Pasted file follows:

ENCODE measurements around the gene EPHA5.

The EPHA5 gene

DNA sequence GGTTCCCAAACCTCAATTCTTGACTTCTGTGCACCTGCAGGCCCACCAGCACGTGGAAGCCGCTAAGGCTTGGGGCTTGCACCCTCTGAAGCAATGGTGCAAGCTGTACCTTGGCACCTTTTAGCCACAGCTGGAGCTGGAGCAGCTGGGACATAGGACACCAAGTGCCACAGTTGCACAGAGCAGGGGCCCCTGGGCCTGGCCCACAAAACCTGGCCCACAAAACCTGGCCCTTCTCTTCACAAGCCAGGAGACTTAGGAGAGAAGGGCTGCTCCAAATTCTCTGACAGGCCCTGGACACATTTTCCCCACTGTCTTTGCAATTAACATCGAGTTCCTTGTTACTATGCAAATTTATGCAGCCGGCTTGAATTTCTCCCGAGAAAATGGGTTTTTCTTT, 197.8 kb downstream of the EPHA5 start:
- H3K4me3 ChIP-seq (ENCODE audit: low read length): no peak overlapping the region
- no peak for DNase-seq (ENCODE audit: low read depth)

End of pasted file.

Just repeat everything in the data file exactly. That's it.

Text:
ENCODE measurements around the gene EPHA5.

The EPHA5 gene

DNA sequence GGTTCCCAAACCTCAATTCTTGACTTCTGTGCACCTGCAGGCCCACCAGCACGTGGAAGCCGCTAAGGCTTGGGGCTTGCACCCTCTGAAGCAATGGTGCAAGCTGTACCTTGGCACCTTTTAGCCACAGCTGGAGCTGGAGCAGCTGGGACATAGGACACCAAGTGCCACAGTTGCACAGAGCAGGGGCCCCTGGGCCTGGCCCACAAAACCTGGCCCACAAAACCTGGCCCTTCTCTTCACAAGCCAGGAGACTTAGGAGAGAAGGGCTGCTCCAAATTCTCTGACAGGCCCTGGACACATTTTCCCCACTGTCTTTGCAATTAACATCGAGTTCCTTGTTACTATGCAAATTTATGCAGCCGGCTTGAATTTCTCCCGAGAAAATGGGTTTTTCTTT, 197.8 kb downstream of the EPHA5 start:
- H3K4me3 ChIP-seq (ENCODE audit: low read length): no peak overlapping the region
- no peak for DNase-seq (ENCODE audit: low read depth)